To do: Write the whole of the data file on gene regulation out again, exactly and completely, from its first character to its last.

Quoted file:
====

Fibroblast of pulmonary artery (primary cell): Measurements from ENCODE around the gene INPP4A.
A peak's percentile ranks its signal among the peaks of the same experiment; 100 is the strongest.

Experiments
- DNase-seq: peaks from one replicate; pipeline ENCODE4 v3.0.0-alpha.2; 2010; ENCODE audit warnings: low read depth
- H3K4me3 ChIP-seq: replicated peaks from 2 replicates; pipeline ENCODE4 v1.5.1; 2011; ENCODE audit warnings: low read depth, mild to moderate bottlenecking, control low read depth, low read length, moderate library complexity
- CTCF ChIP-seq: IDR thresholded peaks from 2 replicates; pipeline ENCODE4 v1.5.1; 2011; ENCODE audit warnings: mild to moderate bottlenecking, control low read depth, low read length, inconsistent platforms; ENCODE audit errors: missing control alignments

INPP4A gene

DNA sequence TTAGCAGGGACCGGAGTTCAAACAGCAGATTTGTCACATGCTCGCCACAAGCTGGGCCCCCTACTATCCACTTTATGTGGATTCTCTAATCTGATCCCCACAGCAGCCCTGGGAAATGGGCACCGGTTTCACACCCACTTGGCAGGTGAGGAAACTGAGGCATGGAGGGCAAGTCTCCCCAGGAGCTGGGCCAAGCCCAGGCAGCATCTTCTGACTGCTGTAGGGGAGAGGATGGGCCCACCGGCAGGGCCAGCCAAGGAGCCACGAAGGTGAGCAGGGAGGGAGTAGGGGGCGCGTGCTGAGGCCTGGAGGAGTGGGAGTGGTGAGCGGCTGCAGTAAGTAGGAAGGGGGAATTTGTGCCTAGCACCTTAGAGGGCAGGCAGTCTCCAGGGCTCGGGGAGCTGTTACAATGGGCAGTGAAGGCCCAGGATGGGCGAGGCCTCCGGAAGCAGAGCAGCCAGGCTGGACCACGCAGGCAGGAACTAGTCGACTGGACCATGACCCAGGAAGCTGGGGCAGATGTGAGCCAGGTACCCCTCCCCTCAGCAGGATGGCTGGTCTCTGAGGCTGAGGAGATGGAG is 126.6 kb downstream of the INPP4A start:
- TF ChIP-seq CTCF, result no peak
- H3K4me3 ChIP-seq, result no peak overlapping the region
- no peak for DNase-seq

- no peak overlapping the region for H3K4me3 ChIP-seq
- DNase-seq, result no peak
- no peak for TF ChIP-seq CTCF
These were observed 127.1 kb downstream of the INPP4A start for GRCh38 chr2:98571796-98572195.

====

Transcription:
Fibroblast of pulmonary artery (primary cell): Measurements from ENCODE around the gene INPP4A.
A peak's percentile ranks its signal among the peaks of the same experiment; 100 is the strongest.

Experiments
- DNase-seq: peaks from one replicate; pipeline ENCODE4 v3.0.0-alpha.2; 2010; ENCODE audit warnings: low read depth
- H3K4me3 ChIP-seq: replicated peaks from 2 replicates; pipeline ENCODE4 v1.5.1; 2011; ENCODE audit warnings: low read depth, mild to moderate bottlenecking, control low read depth, low read length, moderate library complexity
- CTCF ChIP-seq: IDR thresholded peaks from 2 replicates; pipeline ENCODE4 v1.5.1; 2011; ENCODE audit warnings: mild to moderate bottlenecking, control low read depth, low read length, inconsistent platforms; ENCODE audit errors: missing control alignments

INPP4A gene

DNA sequence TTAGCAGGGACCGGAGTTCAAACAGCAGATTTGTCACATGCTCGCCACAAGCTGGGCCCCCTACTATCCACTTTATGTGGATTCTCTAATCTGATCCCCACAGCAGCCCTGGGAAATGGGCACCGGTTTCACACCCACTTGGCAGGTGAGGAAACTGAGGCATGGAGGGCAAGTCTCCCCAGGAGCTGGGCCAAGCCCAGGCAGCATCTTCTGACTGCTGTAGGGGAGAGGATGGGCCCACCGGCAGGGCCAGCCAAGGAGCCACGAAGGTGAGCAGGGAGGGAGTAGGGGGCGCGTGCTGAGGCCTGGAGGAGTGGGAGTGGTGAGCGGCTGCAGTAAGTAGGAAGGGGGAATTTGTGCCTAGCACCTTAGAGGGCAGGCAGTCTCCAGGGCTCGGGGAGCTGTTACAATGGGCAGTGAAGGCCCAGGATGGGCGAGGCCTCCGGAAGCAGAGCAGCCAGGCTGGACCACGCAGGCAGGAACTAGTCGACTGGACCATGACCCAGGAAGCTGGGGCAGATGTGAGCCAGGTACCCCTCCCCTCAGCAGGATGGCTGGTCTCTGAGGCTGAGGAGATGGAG is 126.6 kb downstream of the INPP4A start:
- TF ChIP-seq CTCF, result no peak
- H3K4me3 ChIP-seq, result no peak overlapping the region
- no peak for DNase-seq

- no peak overlapping the region for H3K4me3 ChIP-seq
- DNase-seq, result no peak
- no peak for TF ChIP-seq CTCF
These were observed 127.1 kb downstream of the INPP4A start for GRCh38 chr2:98571796-98572195.